2014's fast food atrocities
Burger King's black cheeseburger: Made with squid ink and bamboo charcoal, arguably a symbol of meat's destructive effect on the planet. Only available in Japan.
Our national polls—run by the media, a few universities, and foundations such as Pew—seem to represent us better than our elected leaders, which is a fine thing because our leaders do not represent us. The polls tell us what we all think in some proximately collective fashion. And they have just told us that a majority of Americans do not like our 44th president’s foreign policy.
This is something worth understanding. What does it mean that almost 60 percent of Americans disapprove of the way they are represented abroad? That this percentage of people—extrapolating from the polls, of course—think we should behave differently among others?
Straight off the top, we must recognize that a long tradition in this country’s conduct overseas endures. Since America first elaborated a foreign policy in the later decades of the 19th century, it has been the preserve of densely networked, comfortably sequestered cliques. White, WASP, East Coast, keen on bloodlines, their members are accustomed to defining American interests, and then shaping and executing policy, without impeding reference to the public or, indeed, the democratic process altogether.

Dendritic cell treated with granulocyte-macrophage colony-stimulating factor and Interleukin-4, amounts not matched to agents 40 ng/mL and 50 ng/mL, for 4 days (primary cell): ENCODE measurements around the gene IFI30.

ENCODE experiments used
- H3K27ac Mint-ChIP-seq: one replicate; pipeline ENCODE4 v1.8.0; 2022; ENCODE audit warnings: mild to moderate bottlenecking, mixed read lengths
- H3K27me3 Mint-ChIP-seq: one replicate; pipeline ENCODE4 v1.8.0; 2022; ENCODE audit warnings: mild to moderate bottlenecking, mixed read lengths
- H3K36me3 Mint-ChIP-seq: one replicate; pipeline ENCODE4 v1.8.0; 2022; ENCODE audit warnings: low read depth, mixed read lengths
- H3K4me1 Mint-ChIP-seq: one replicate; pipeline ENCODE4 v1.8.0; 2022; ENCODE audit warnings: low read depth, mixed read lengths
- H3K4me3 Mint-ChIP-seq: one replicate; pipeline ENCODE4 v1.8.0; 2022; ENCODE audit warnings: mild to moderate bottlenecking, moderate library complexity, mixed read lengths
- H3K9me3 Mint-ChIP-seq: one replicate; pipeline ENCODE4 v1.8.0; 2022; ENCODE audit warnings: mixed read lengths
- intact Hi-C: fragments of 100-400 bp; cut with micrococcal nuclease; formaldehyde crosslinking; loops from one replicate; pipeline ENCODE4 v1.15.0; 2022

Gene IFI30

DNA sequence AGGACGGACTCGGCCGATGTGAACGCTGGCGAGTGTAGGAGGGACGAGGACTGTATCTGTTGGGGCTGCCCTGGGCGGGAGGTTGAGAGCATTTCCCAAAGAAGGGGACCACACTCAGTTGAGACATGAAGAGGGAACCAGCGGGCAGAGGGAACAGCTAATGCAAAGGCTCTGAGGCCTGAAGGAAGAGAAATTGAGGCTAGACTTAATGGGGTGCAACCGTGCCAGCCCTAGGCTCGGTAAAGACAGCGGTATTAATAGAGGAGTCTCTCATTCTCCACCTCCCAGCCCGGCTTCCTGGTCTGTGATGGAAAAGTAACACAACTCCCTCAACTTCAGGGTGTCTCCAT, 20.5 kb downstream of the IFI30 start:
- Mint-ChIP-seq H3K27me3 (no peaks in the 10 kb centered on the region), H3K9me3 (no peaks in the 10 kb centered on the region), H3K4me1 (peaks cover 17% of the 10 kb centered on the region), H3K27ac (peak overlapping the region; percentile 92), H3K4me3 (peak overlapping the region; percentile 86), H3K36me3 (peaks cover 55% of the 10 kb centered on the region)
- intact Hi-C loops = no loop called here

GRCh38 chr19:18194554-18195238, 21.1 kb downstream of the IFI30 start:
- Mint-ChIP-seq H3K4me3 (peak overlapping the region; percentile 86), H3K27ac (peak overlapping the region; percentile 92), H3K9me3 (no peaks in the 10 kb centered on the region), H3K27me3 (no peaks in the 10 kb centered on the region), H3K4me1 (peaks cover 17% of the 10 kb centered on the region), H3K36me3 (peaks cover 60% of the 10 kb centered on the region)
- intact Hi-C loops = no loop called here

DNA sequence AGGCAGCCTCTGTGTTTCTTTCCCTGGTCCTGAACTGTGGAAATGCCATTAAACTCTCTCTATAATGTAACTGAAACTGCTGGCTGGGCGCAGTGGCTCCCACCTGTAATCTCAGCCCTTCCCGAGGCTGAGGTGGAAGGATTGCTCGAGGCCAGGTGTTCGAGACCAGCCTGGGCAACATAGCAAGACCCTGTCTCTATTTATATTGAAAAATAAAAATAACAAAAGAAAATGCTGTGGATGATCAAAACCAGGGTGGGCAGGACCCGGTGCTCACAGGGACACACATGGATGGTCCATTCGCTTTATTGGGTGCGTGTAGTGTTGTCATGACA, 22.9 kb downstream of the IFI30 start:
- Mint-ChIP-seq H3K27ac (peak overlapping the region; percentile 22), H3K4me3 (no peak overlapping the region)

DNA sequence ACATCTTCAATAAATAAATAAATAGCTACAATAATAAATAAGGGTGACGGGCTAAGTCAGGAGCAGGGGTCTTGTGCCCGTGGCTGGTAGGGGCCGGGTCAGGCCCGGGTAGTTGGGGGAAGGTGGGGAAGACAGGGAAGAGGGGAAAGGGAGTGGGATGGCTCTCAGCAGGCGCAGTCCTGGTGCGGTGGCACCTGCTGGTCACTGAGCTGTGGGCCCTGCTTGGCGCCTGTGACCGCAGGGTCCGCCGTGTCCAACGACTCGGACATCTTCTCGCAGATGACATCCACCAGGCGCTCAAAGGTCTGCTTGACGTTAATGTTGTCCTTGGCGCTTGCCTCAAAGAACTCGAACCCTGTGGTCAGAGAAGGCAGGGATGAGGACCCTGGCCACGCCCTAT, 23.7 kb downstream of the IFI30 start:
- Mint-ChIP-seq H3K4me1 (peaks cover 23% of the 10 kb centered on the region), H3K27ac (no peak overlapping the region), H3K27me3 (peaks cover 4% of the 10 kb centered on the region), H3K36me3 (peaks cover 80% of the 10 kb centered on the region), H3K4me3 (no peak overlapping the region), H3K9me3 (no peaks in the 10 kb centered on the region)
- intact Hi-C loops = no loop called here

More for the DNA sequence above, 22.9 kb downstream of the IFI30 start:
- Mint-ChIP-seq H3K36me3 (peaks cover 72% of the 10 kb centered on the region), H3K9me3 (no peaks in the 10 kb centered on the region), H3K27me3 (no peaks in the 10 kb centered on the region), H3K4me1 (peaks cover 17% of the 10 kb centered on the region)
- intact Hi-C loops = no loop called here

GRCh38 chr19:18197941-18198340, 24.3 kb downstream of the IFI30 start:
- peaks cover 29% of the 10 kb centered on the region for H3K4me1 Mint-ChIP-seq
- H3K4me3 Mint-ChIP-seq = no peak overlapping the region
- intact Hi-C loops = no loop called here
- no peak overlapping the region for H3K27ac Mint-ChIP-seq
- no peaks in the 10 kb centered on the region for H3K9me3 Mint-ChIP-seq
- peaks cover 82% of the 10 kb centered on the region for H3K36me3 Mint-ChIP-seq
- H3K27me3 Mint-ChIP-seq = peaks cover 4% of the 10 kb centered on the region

O.K., these cliques are more diversified now. This changes nothing. Gaining entry still means subscribing to the orthodox version of America’s place in the world. This is why one cannot get too excited about a woman making secretary of state, in my view—to say nothing of a woman making CIA station chief, as happened for the first time some years ago. So what, in each case?
In this, President Obama is the most available illustration of the point, and more about his predicament in a minute.
The poll also tells us that the orthodoxy just mentioned does not hold up well among those whose place is to accept it as formulated and packaged for public consumption. The failure of leaders to act according to the wishes of those who put them in office is a failure of process, of course. It is hardly new, but we who employ our leaders now note the poor performance of our employees.
This is a turn, a variant of the shift in public sentiment prompted by the ever more shameful prosecution of the Vietnam war as the 1960s tipped into the 1970s. “The corralling of public opinion,” as the inimitable (thank goodness) Zbigniew Brzezinski put it not long ago, does not go well. There are some potentially big consequences to consider here.
One other immediately evident point, this one from the perspective of a foreign affairs columnist, maybe. Many Americans, well versed in the established order of things, do not trouble themselves overmuch with America’s doings abroad so long as they think they are safe. Indifference is another long tradition—much relied upon in the upper reaches. I find it a good sign of the times that our nation’s overseas conduct is of greater interest—just as it is a very fine sign that so many of us do not like what we see when we look.
The poll prompting these observations was conducted by Hart Research Associates, a Washington firm that contracts out to the Democratic and Republican parties, among other organizations. It was commissioned by NBC and the Wall Street Journal.